CATRINA Dia de los Muertos

CATRINA Dia de los Muertos Celebration is a MULTICULTURAL EVENT DEDICATED TO THE DAY OF THE DEAD AND THE AMAZING CULTURE THAT SURROUNDS IT.

MUSICA, TACOS & DRINKS
CATRINA FASHION SHOW AND CONTEST .
ALL THE PROFITS WILL BE USED TO BUY CHRISTMAS TOYS FOR KIDS IN NEED.
SATURDAY, OCTOBER 23TH.
6 P.M.- 11 P.M AT THE DELTA EVENT CENTER.
SPONSORS WANTED
REPRESENT YOUR BUSINESS WITH A CATRINA, SEND US AN EMAIL TO MISSNEWMEXICOLATINA@HOTMAIL.COM
TICKETS | DONATION $20
NO KIDS UNDER 15 YEARS OLD.
BUY YOUR TICKETS AND REGISTER FOR THE CONTEST AT DELTA FLOWERS AND YOSELIN’S BOUTIQUE (233 N PASEO OÑATE, ESPAÑOLA, NM. 87532, (505)753-4511).
FOR MORE INFORMATION please visit:  CATRINA

SATURDAY, OCTOBER 23, 2021 AT 6 PM – 11 PM at the Delta Event Center at 233 North Paseo de Oñate in the beautiful Española Valley!

History of the day of the dead:
The Day of the Dead (el Día de los Muertos), is a Mexican holiday where families welcome back the souls of their deceased relatives for a brief reunion that includes food, drink and celebration. A blend of Mesoamerican ritual, European religion and Spanish culture, the holiday is celebrated each year from October 31- November 2. While October 31 is Halloween, November 1 is “el Dia de los Inocentes,” or the day of the children, and All Saints Day. November 2 is All Souls Day or the Day of the Dead. According to tradition, the gates of heaven are opened at midnight on October 31 and the spirits of children can rejoin their families for 24 hours. The spirits of adults can do the same on November 2.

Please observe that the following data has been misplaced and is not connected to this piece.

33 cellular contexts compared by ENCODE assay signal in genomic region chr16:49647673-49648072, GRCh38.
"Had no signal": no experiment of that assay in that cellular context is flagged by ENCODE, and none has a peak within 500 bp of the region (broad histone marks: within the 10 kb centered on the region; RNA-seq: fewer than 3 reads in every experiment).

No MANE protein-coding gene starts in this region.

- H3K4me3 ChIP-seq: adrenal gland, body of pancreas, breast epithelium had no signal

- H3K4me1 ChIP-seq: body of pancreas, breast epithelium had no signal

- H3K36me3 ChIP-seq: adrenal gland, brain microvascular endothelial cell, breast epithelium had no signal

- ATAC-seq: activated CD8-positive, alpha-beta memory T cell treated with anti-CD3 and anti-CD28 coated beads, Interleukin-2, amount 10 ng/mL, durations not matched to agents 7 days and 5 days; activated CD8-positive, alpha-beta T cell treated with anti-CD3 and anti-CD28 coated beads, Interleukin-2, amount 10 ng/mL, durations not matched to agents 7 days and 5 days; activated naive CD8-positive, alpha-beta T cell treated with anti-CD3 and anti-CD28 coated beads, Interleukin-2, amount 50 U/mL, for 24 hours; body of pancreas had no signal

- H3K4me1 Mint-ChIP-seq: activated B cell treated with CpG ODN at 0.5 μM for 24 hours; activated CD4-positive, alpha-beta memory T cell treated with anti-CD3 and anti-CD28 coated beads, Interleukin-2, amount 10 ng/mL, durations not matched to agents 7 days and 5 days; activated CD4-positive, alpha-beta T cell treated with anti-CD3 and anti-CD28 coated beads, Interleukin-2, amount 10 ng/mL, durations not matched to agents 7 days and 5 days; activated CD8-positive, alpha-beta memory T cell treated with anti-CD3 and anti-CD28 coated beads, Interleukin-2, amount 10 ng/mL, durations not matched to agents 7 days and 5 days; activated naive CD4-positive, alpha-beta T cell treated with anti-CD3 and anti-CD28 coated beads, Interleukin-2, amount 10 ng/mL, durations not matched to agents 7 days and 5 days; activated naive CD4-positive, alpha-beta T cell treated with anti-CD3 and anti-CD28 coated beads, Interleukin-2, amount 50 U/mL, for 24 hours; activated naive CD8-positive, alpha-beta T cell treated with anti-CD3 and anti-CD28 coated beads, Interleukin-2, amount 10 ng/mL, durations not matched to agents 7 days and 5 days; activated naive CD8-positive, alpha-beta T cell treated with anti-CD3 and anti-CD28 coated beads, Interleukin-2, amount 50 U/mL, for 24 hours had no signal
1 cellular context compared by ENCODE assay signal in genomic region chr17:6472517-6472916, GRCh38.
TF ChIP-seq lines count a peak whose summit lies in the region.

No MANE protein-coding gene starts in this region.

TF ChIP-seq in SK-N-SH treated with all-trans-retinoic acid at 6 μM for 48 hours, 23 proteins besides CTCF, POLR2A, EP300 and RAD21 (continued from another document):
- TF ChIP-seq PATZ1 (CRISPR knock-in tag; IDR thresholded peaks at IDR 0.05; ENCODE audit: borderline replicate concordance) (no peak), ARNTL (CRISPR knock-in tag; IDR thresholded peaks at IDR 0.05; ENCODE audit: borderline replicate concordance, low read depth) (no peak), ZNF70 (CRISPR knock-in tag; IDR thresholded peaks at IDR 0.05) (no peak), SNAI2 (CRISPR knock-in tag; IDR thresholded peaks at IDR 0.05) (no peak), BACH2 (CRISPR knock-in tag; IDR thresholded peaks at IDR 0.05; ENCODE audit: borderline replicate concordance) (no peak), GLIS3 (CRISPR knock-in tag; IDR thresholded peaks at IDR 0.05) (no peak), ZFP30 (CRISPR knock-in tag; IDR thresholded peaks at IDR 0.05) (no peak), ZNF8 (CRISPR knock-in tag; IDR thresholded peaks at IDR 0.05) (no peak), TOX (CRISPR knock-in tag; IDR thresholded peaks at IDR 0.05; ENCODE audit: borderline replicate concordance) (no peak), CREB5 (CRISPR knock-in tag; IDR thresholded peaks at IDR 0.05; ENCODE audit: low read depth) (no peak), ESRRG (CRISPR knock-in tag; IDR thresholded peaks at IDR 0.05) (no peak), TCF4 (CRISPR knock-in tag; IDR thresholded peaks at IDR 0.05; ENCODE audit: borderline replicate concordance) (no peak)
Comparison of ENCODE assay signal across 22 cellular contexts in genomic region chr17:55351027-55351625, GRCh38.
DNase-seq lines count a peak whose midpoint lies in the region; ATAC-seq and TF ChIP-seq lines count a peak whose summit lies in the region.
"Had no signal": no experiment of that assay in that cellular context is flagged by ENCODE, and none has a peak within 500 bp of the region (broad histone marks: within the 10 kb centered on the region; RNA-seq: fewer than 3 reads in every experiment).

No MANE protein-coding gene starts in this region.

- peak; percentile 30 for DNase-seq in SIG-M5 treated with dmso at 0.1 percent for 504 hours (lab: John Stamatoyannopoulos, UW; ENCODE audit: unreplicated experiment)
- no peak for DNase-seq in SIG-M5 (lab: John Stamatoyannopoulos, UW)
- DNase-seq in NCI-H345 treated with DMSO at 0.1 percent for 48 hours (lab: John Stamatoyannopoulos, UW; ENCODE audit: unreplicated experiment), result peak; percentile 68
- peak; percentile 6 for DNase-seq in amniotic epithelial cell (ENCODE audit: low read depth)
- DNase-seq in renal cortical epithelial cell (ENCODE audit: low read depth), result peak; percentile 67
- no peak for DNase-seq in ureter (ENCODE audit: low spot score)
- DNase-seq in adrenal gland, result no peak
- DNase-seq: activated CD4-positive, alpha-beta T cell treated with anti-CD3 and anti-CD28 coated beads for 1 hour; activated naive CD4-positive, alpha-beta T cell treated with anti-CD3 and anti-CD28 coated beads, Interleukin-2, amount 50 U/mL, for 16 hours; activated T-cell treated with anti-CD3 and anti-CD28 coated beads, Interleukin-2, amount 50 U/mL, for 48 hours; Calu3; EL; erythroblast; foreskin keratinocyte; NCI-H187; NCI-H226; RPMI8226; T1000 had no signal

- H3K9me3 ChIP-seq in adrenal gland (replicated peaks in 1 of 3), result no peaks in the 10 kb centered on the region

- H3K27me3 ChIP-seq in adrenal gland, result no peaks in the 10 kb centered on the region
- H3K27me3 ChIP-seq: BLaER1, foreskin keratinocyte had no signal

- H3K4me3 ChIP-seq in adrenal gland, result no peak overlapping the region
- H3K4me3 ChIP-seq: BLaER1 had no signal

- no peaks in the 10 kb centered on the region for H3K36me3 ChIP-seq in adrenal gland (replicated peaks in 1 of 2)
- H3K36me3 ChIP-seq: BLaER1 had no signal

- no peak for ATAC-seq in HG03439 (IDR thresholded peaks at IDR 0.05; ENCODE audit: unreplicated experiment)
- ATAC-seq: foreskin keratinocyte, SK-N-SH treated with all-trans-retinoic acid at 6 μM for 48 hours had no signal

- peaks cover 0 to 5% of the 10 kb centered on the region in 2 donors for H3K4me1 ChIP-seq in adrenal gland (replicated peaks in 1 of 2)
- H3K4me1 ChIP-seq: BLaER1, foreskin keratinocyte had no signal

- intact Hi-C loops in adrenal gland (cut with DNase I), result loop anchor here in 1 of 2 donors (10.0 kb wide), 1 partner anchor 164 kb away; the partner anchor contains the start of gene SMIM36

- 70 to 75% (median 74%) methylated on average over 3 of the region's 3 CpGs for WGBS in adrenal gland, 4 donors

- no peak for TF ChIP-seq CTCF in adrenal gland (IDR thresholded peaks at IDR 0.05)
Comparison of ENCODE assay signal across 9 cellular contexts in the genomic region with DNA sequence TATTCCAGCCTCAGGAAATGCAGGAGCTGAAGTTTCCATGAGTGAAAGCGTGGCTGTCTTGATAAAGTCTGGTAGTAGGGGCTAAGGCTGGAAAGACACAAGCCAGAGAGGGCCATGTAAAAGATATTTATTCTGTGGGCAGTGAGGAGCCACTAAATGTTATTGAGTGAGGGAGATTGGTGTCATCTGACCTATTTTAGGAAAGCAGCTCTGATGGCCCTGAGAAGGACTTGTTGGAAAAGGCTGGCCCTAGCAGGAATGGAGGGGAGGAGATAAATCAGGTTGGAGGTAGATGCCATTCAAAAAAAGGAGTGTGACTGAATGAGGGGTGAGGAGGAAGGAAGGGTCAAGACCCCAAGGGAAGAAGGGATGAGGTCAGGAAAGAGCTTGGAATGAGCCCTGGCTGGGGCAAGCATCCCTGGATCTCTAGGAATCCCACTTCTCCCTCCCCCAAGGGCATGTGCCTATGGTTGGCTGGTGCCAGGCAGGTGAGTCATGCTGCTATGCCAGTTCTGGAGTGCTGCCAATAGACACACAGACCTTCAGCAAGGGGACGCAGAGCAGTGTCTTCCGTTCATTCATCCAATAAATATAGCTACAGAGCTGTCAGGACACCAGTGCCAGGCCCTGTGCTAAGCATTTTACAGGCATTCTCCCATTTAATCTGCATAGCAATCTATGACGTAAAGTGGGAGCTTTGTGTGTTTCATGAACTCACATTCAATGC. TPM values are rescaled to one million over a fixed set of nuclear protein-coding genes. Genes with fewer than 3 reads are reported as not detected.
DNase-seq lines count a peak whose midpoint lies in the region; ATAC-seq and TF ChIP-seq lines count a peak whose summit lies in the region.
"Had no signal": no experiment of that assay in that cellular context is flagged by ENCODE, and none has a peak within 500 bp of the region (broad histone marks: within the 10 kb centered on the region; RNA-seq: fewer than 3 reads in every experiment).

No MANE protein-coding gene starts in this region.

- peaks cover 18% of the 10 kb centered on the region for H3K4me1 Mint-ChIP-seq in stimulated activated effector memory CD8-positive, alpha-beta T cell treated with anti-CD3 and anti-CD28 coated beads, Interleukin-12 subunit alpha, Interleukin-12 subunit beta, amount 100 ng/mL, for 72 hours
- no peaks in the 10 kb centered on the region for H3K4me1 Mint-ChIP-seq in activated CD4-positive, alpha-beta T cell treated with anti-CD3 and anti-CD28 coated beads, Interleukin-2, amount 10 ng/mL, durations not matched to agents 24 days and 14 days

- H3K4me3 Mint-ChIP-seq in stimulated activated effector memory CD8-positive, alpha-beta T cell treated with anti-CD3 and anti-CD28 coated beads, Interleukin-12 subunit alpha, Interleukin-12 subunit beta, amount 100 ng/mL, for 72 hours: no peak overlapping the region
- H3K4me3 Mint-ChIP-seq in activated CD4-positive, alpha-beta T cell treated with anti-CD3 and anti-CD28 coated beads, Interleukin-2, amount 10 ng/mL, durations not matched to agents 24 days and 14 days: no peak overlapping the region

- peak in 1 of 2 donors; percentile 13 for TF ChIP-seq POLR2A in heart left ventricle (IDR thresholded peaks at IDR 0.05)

Origins of Day of the Dead

The roots of the Day of the Dead, celebrated in contemporary Mexico and among those of Mexican heritage in the United States and around the world, go back some 3,000 years, to the rituals honoring the dead in pre-Columbian Mesoamerica. The Aztecs and other Nahua people living in what is now central Mexico held a cyclical view of the universe, and saw death as an integral, ever-present part of life.

Upon dying, a person was believed to travel to Chicunamictlán, the Land of the Dead. Only after getting through nine challenging levels, a journey of several years, could the person’s soul finally reach Mictlán, the final resting place. In Nahua rituals honoring the dead, traditionally held in August, family members provided food, water and tools to aid the deceased in this difficult journey. This inspired the contemporary Day of the Dead practice in which people leave food or other offerings on their loved ones’ graves, or set them out on makeshift altars called ofrendas in their homes.